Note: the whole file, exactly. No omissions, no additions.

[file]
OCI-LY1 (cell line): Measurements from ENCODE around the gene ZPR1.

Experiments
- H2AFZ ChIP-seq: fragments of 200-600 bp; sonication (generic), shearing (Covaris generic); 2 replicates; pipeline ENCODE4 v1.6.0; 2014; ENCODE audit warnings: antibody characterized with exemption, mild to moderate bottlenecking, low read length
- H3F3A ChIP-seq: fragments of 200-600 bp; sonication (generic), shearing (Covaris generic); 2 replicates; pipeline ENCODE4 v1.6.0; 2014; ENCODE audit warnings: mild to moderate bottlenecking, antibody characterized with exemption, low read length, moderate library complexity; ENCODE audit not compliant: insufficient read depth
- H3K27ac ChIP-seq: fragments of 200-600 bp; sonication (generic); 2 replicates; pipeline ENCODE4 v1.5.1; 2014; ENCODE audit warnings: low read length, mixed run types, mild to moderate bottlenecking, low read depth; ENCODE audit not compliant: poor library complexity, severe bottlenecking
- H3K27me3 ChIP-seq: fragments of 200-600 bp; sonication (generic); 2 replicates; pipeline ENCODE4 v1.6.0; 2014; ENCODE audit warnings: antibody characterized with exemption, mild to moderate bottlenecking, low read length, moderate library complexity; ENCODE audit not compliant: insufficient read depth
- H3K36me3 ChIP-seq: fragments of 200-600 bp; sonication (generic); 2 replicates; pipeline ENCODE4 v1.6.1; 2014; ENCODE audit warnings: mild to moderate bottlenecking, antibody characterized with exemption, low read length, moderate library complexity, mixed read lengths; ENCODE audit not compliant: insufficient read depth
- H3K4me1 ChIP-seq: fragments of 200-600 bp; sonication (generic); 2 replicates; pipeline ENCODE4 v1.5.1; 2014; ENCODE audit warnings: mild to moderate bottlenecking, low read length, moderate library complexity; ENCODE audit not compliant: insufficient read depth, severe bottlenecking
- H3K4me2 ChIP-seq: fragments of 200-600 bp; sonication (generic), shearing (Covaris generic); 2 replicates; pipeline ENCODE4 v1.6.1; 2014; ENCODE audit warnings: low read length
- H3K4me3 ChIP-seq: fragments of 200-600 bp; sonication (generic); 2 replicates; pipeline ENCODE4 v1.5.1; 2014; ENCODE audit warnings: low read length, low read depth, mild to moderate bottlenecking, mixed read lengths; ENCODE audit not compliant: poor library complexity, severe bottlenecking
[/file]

OCI-LY1 (cell line): Measurements from ENCODE around the gene ZPR1.

Experiments
- H2AFZ ChIP-seq: fragments of 200-600 bp; sonication (generic), shearing (Covaris generic); 2 replicates; pipeline ENCODE4 v1.6.0; 2014; ENCODE audit warnings: antibody characterized with exemption, mild to moderate bottlenecking, low read length
- H3F3A ChIP-seq: fragments of 200-600 bp; sonication (generic), shearing (Covaris generic); 2 replicates; pipeline ENCODE4 v1.6.0; 2014; ENCODE audit warnings: mild to moderate bottlenecking, antibody characterized with exemption, low read length, moderate library complexity; ENCODE audit not compliant: insufficient read depth
- H3K27ac ChIP-seq: fragments of 200-600 bp; sonication (generic); 2 replicates; pipeline ENCODE4 v1.5.1; 2014; ENCODE audit warnings: low read length, mixed run types, mild to moderate bottlenecking, low read depth; ENCODE audit not compliant: poor library complexity, severe bottlenecking
- H3K27me3 ChIP-seq: fragments of 200-600 bp; sonication (generic); 2 replicates; pipeline ENCODE4 v1.6.0; 2014; ENCODE audit warnings: antibody characterized with exemption, mild to moderate bottlenecking, low read length, moderate library complexity; ENCODE audit not compliant: insufficient read depth
- H3K36me3 ChIP-seq: fragments of 200-600 bp; sonication (generic); 2 replicates; pipeline ENCODE4 v1.6.1; 2014; ENCODE audit warnings: mild to moderate bottlenecking, antibody characterized with exemption, low read length, moderate library complexity, mixed read lengths; ENCODE audit not compliant: insufficient read depth
- H3K4me1 ChIP-seq: fragments of 200-600 bp; sonication (generic); 2 replicates; pipeline ENCODE4 v1.5.1; 2014; ENCODE audit warnings: mild to moderate bottlenecking, low read length, moderate library complexity; ENCODE audit not compliant: insufficient read depth, severe bottlenecking
- H3K4me2 ChIP-seq: fragments of 200-600 bp; sonication (generic), shearing (Covaris generic); 2 replicates; pipeline ENCODE4 v1.6.1; 2014; ENCODE audit warnings: low read length
- H3K4me3 ChIP-seq: fragments of 200-600 bp; sonication (generic); 2 replicates; pipeline ENCODE4 v1.5.1; 2014; ENCODE audit warnings: low read length, low read depth, mild to moderate bottlenecking, mixed read lengths; ENCODE audit not compliant: poor library complexity, severe bottlenecking